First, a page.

Predictably Irrational By Dan Ariely

Predictably Irrational By Dan ArielyPredictably Irrational, by Dan Ariely, is one of the best books I have ever read.

When you want to better understand what motivates you, and the people around you, you have to check out this book

Written by MIT’s Professor of Behavioral Economics, Predictably Irrational examines how we make daily decisions and what actually influences our thought process (Hint: it isn’t logic or reason).

The book also explores how major corporations, marketers, and salesmen are all able to exploit our “predictably irrational” behavior for personal profit.

Below are three fascinating facts that this book exposes.

What Causes You To Like Your Favorite Things?

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Take a moment to think about these questions:

  • Why do you do shop at specific stores?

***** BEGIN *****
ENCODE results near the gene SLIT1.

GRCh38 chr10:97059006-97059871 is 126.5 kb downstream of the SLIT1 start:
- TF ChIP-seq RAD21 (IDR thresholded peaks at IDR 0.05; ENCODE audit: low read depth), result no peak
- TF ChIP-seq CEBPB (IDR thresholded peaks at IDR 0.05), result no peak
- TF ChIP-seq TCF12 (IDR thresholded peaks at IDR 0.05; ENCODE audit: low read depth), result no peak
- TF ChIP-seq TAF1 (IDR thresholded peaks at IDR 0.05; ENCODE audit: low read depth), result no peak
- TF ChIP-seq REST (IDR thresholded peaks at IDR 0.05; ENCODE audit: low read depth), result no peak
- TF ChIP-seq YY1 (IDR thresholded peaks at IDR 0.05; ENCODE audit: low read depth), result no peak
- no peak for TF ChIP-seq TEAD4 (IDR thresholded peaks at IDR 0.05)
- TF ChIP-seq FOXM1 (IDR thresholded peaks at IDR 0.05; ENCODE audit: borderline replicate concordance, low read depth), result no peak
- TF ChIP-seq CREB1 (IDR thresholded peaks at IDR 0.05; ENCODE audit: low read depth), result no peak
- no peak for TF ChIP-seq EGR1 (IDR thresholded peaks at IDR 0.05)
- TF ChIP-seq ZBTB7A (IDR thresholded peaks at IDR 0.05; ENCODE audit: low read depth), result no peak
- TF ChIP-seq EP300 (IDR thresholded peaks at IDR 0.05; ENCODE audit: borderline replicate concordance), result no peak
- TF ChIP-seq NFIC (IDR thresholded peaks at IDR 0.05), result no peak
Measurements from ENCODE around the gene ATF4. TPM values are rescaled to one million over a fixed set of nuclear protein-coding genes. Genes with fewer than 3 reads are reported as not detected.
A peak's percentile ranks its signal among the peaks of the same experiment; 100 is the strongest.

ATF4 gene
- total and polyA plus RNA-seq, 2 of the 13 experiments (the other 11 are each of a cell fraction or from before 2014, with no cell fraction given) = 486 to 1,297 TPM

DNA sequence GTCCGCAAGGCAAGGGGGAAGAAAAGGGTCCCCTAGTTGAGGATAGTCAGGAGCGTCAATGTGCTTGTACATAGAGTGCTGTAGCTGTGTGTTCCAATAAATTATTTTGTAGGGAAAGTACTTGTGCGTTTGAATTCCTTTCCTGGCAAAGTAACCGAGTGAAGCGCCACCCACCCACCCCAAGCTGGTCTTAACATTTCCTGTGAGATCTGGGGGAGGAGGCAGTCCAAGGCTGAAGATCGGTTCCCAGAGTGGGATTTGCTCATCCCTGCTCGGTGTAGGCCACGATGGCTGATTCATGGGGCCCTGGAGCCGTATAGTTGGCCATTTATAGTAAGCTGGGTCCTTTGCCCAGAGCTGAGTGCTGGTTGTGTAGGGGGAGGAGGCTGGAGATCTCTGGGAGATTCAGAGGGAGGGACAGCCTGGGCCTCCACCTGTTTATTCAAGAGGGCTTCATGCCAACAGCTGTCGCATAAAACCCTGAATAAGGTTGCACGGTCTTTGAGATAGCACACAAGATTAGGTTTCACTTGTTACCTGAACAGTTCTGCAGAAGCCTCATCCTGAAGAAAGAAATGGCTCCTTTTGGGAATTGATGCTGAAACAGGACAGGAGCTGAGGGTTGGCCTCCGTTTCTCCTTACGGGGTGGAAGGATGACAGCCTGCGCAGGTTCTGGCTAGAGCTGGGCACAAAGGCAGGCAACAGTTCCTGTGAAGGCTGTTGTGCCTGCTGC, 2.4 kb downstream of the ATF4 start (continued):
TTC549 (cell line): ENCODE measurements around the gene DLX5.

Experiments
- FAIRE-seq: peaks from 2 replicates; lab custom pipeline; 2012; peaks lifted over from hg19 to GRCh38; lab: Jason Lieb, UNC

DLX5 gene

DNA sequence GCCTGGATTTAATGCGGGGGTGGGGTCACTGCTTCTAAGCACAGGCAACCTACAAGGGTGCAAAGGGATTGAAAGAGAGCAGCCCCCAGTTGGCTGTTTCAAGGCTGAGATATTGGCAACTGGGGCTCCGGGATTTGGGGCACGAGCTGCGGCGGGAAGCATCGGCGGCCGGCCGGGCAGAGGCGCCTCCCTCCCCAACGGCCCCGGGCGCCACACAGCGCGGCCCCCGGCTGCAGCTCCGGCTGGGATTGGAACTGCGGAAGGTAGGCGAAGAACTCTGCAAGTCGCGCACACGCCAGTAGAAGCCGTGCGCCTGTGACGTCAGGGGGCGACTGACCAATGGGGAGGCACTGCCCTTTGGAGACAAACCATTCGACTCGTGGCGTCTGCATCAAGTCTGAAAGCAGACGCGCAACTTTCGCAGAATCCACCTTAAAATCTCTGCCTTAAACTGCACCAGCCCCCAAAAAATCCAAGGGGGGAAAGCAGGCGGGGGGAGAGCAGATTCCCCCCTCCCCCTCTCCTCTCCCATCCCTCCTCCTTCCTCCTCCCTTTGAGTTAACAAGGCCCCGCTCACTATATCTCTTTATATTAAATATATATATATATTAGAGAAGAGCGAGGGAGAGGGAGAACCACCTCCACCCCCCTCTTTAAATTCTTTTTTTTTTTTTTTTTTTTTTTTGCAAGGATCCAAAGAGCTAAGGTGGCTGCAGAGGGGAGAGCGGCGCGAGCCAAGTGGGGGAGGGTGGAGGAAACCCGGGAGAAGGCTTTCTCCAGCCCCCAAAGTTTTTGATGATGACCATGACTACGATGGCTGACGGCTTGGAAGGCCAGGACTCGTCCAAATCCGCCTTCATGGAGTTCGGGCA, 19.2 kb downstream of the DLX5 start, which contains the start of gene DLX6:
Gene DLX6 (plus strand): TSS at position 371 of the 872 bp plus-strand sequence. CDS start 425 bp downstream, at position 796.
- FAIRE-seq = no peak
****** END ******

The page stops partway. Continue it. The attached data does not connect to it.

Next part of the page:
• Why do you have a favorite bar or coffee shop?
  • Why do you visit certain websites on a daily basis?
  • Why do you always order the same pizza toppings no matter where you’re at?

Once you find one thing that you like, or that is at least tolerable, you’ll keep going back and doing it again and again. People create “anchors,” which we use as reference points for all the decisions we make.

If you know pepperoni pizza tastes good, it’s highly unlikely that you’ll go out on a limb and order squid, clam, and shrimp as toppings the next time you go to Domino’s.

While the average person is unaware of how anchoring works, huge corporations are masters of controlling behaviors through the use of reference points.

If a company like Starbucks can get you to try their coffee, and like it, they can easily turn you into a “regular” and have your business for life.

Likewise, companies can create anchors for different product prices. They can set the cost of a new product as high as they’d like and, without a reference point, buyers will blindly accept.

A classic case of this was the introduction of “gourmet coffee.” When Starbucks first started to introduce fancy blends of coffee, the general population was unaware of what a macchiato or latte was.

People knew regular coffee, but the idea of ordering a “Venti latte” was completely foreign. Because of this, Starbucks was able to set their own prices without ever having to worry about being compared to any other brand.